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Old Oct 3rd 2010, 05:45 PM   #1
  Nov 2009
  Booneville, Ar. 72927
I had a doe have a single fawn on 9/12/10. She is currently nursing the fawn and will leave on her until December. We are going to AI on my farm around Nov 7. My question is am I wasting my time to put CIDR in this doe and sink up at this time also??? Anyone have any past experience? Thanks, Tony
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Old Oct 3rd 2010, 05:50 PM   #2
 IndependenceRanch's Avatar
  Apr 2009
  Edgar, WI

Cervid: deer
I can't see any way she could be nursing her fawn until Dec and get bred in Nov. I just don't think that is even possible is it???
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Old Oct 3rd 2010, 06:35 PM   #3
 Four Seasons Whitetails's Avatar
  Oct 2009
  upstate ny

Cervid: Whitetail Deer
She would really be a super doe to pull that off!!!
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Old Oct 4th 2010, 02:59 AM   #4
  Mar 2009
  Blairstown, LA
I have AI'd a doe that had a fawn still nursing. She did not take. I can't say it was because she still had a fawn on her. The following year not having been bred, she was AI'd with all of the other does and she did concieve.
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Old Oct 4th 2010, 04:03 PM   #5
  Aug 2010
  Mercer, PA
I'm not sure it has to do with the fawn still nursing technically, as plenty animals are bred with their young still nursing. I think it is more an issue of two things in your situation. First 2 months to recover and after fawning and being able to ovulate in 60 days is pushing it. It takes most animals around that time to potentially start ovulating post delivery, if everything is right. the other issue with a fawn still nursing is that it takes a lot out of a momma to produce milk, sometimes at the expense of their own body condition, therefore she might not be in good enough "shape" to ovulate and breed back that quick. Also the age of the doe can make a difference, if she is young and still growing herself, that's two things she is working on, producing milk and growing. Just my two cents.
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Old Oct 4th 2010, 07:09 PM   #6
  May 2009
Below is a biological answer to your question. I am not commenting on the health and diet of the doe because I believe it is the more understood than the biological side. I hope this helps bring better understanding of what nature throws at us.

What you are asking about is called lactational anestrus, which is a lack of cyclicity brought about by nursing and presence of the young (or fawn). Lactational anestrus, like many other things, has not been heavily studied in white-tailed deer. What we do know about lactational anestrus are principles found in all mammals. The female mammal’s body is designed to ovulate in preparation of reproduction. White-tailed deer have what is called seasonal anestrus, which is a period of anestrus (lack of cycling) induced by either long or short photoperiods (days). This seasonal anestrus is designed to give the doe enough time to achieve pregnancy, birth, lactation, weaning, and recovery by inhibiting the cyclicity of the doe before her next ovulation.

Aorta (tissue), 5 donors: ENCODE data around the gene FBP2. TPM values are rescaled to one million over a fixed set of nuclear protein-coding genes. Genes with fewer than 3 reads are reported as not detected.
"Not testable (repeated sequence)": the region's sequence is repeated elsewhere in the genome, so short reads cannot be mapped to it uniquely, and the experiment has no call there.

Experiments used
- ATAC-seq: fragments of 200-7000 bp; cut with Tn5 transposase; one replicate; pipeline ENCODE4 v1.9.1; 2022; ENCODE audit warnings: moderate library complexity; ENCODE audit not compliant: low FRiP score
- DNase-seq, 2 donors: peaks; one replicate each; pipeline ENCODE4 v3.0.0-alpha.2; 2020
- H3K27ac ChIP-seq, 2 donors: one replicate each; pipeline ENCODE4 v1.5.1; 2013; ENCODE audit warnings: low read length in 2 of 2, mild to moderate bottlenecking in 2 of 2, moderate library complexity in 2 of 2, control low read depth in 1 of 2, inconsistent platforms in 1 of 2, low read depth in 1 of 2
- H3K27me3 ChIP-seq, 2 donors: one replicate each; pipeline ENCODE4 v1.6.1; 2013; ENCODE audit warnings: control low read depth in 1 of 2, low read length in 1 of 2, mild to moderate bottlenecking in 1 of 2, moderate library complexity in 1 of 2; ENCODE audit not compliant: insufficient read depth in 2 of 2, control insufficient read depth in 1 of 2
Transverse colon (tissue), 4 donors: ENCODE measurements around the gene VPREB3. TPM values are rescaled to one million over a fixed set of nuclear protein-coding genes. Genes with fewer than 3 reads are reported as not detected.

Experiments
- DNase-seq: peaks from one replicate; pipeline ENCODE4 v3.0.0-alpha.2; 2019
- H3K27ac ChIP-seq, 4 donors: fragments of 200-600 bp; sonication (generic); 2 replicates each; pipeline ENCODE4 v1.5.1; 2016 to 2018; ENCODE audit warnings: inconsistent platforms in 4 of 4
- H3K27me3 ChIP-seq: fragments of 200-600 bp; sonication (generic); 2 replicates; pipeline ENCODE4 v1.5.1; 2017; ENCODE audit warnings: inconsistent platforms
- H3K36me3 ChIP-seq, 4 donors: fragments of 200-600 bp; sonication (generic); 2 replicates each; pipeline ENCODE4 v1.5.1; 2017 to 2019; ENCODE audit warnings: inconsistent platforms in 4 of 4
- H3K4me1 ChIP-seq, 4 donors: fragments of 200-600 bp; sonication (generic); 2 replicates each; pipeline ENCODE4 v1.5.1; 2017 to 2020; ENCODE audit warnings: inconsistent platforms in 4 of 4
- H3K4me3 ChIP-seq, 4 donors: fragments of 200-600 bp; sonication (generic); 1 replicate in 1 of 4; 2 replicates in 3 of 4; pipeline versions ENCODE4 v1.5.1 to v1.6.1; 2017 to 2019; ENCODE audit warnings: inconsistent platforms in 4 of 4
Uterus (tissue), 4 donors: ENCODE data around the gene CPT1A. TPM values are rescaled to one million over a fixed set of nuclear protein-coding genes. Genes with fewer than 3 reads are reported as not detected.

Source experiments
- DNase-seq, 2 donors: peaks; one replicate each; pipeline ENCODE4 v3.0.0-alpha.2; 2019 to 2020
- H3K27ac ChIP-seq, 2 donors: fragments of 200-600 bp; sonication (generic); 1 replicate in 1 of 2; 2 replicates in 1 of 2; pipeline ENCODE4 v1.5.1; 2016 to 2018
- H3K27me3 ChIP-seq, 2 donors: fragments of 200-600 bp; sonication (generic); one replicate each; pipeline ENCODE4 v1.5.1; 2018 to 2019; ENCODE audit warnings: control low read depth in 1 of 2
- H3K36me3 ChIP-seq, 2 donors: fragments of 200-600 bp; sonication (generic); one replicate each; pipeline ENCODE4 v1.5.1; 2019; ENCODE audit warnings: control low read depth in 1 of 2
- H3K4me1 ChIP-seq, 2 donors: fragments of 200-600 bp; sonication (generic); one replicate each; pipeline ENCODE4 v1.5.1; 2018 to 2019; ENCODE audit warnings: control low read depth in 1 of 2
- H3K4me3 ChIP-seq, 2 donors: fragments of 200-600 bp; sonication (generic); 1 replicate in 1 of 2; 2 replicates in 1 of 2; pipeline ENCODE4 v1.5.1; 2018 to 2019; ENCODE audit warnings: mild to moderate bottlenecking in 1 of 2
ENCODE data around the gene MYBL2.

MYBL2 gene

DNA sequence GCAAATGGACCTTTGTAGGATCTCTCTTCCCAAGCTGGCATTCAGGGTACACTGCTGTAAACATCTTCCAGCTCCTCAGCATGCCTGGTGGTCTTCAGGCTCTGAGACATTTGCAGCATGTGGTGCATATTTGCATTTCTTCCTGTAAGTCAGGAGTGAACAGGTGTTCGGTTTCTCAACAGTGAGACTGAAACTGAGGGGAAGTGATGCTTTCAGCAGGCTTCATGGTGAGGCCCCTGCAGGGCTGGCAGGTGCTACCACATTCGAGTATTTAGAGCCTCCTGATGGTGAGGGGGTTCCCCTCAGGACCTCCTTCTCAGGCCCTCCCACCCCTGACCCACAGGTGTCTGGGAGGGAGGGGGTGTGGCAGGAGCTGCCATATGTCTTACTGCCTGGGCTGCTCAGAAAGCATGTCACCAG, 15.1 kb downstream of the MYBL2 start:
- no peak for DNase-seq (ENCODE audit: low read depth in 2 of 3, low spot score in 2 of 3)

The simple answer to the question is the tempting “It Depends”. Lactational anestrus is dependent on two factors; 1) the frequency of the doe being suckled, and 2) the presence of the doe’s fawn. The first sixty days a fawn is suckling is the only time in which a doe will be in true lactational anestrus. This is to give the fawn on the ground the greatest chance of survival. After the initial 60 days frequency becomes the main focus. The fawn suckling on the doe stimulates the release of an inhibin that suppresses the release of hormones by the brain to start cycling (estrus). This not only includes the amount of times a fawn suckles, but the total number of times in which any of her fawn suckle. The point in which the fawn is pulled or weaned, the lack of stimulation allows for the release of estrus initiating hormones, starting cycling (estrus). The second factor that causes lactational anestrus is the presence of a fawn. The visual, auditory, and olfactory (smell) senses given off by the fawn are known to stimulate the doe “mentally” increasing the chance of inhibiting hormones causing lactational anestrus.

Both of these factors, frequency and presence, CAN cause lactational anestrus. As stated above, the only true consistent factor is the first 60 days of suckling. We need to be aware that we are dealing with nature and a perfect creation that will never be truly understood (but is greatly marveled at). Since all of the deer in our pens are being provided with the highest level of nutrients, we have to look at the biological factors to make the decision of AI-ing the doe or not.

As I see it we have a couple options…

1) Start the AI process and “see what happens”

2) Pull the fawn ASAP and bottle feed the fawn

3) (next year) Pull the cover buck/ AI earlier to prevent late fawning.

4) Not AI-ing the doe.

Hope some of this makes sense. If you have any question or comments let me know.
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Old Oct 5th 2010, 05:23 AM   #7
  Nov 2009
  Booneville, Ar. 72927
Thanks everyone for your insight. Believe this doe will just be in the presence of a buck this fall and let mother nature take its course!
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